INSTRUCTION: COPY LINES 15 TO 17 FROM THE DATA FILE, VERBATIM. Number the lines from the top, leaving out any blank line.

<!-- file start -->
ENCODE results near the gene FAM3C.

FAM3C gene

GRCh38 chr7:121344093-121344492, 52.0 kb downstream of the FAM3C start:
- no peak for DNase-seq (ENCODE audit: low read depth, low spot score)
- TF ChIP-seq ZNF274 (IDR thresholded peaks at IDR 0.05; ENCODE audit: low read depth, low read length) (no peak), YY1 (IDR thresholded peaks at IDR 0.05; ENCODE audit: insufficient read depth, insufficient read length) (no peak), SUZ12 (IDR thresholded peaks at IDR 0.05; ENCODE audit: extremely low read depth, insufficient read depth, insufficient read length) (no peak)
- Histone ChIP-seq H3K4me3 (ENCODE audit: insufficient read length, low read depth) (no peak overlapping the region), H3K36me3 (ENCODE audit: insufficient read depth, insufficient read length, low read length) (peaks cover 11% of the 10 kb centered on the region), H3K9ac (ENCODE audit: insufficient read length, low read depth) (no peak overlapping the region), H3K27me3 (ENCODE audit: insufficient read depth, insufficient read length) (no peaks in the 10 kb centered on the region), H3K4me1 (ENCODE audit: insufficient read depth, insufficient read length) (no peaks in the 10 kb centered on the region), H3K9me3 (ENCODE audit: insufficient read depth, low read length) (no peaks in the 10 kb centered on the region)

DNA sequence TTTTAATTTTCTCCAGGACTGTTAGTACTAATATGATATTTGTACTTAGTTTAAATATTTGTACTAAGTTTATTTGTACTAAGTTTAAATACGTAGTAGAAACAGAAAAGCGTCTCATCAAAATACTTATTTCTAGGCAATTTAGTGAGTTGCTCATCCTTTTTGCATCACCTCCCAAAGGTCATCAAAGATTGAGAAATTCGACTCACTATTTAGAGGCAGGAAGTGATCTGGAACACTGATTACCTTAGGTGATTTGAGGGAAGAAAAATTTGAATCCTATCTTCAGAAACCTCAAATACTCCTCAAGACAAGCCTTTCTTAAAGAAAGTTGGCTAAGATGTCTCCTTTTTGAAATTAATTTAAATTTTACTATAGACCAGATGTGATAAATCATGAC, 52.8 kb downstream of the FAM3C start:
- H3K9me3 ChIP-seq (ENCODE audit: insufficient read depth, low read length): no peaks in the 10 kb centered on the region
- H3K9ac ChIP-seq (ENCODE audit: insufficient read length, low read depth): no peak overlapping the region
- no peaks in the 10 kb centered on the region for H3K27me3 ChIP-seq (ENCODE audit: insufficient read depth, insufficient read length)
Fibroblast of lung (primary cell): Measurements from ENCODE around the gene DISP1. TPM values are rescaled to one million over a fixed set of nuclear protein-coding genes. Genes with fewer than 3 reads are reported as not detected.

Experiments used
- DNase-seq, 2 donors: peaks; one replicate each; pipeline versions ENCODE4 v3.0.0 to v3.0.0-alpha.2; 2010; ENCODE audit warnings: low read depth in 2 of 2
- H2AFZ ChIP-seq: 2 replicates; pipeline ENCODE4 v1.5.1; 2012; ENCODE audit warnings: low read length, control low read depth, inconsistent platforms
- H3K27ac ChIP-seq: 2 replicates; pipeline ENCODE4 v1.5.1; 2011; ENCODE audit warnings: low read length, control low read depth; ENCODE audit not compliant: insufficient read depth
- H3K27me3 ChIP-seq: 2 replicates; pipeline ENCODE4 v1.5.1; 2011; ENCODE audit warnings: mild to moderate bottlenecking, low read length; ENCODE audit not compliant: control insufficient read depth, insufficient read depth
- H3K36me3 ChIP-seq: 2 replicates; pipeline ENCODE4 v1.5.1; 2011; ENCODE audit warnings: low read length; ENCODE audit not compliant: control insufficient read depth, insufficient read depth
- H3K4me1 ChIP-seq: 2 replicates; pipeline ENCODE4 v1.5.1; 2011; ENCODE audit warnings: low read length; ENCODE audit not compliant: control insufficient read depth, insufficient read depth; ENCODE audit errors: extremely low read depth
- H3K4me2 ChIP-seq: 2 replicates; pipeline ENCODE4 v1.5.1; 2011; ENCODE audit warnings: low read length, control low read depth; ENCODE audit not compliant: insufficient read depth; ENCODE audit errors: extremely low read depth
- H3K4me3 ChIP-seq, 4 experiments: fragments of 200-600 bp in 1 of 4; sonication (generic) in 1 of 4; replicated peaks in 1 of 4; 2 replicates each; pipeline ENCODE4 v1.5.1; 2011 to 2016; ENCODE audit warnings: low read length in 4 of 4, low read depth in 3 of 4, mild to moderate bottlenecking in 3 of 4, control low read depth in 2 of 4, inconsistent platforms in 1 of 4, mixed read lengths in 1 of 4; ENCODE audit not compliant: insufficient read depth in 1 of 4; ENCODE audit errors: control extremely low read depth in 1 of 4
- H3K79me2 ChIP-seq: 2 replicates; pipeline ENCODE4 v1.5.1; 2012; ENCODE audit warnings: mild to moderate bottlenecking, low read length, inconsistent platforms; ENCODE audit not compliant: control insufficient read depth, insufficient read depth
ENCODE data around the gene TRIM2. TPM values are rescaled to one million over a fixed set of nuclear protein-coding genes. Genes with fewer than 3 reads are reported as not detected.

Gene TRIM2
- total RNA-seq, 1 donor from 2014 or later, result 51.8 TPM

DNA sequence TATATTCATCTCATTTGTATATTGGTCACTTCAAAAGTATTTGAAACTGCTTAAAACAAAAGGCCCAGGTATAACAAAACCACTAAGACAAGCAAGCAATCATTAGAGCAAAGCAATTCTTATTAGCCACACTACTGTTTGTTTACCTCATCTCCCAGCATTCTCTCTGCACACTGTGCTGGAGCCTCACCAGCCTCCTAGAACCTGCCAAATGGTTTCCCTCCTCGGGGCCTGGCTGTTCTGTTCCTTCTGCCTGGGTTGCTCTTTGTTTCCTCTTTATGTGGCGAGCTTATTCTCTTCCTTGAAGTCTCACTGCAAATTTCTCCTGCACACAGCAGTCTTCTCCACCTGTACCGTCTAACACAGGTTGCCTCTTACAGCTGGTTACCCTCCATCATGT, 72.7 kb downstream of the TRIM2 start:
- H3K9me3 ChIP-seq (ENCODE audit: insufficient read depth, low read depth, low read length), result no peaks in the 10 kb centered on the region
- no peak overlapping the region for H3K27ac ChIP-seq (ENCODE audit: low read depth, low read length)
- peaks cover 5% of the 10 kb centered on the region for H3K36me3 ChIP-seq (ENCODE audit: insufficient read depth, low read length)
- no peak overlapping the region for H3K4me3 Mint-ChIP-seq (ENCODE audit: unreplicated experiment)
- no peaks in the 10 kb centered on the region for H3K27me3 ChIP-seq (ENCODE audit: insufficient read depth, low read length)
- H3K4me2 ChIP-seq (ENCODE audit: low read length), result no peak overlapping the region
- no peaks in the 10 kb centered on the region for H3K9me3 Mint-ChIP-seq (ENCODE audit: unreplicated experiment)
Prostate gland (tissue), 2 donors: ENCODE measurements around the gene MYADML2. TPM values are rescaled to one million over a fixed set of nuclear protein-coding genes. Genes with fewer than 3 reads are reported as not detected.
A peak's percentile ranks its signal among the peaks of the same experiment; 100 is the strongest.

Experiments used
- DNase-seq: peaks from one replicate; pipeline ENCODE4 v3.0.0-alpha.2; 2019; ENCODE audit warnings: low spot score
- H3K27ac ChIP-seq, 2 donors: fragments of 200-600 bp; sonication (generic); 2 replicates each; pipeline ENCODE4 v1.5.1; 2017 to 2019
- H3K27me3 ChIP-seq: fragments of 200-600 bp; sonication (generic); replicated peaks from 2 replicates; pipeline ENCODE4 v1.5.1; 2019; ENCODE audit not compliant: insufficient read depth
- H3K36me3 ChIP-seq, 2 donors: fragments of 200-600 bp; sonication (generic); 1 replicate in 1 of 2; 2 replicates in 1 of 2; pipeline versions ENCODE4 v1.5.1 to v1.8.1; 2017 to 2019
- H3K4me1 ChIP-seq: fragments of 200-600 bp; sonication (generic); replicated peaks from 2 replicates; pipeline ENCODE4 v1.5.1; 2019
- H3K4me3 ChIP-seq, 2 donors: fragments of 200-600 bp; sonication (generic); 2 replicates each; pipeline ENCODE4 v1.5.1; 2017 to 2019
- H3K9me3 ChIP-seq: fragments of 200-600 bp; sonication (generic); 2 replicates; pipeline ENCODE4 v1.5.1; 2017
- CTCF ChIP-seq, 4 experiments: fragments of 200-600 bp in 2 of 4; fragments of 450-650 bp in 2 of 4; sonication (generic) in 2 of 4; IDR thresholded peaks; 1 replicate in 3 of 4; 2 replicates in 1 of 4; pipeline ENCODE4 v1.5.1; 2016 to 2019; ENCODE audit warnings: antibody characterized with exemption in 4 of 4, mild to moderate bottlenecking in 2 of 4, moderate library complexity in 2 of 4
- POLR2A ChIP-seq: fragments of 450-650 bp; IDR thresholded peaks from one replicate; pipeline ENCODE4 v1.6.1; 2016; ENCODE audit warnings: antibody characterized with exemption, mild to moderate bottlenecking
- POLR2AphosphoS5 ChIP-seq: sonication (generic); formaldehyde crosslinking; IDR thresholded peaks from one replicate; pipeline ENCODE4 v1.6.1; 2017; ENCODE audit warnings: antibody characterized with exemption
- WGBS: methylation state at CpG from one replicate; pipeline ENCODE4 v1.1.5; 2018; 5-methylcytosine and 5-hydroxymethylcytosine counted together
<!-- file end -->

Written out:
- H3K27ac ChIP-seq: 2 replicates; pipeline ENCODE4 v1.5.1; 2011; ENCODE audit warnings: low read length, control low read depth; ENCODE audit not compliant: insufficient read depth
- H3K27me3 ChIP-seq: 2 replicates; pipeline ENCODE4 v1.5.1; 2011; ENCODE audit warnings: mild to moderate bottlenecking, low read length; ENCODE audit not compliant: control insufficient read depth, insufficient read depth
- H3K36me3 ChIP-seq: 2 replicates; pipeline ENCODE4 v1.5.1; 2011; ENCODE audit warnings: low read length; ENCODE audit not compliant: control insufficient read depth, insufficient read depth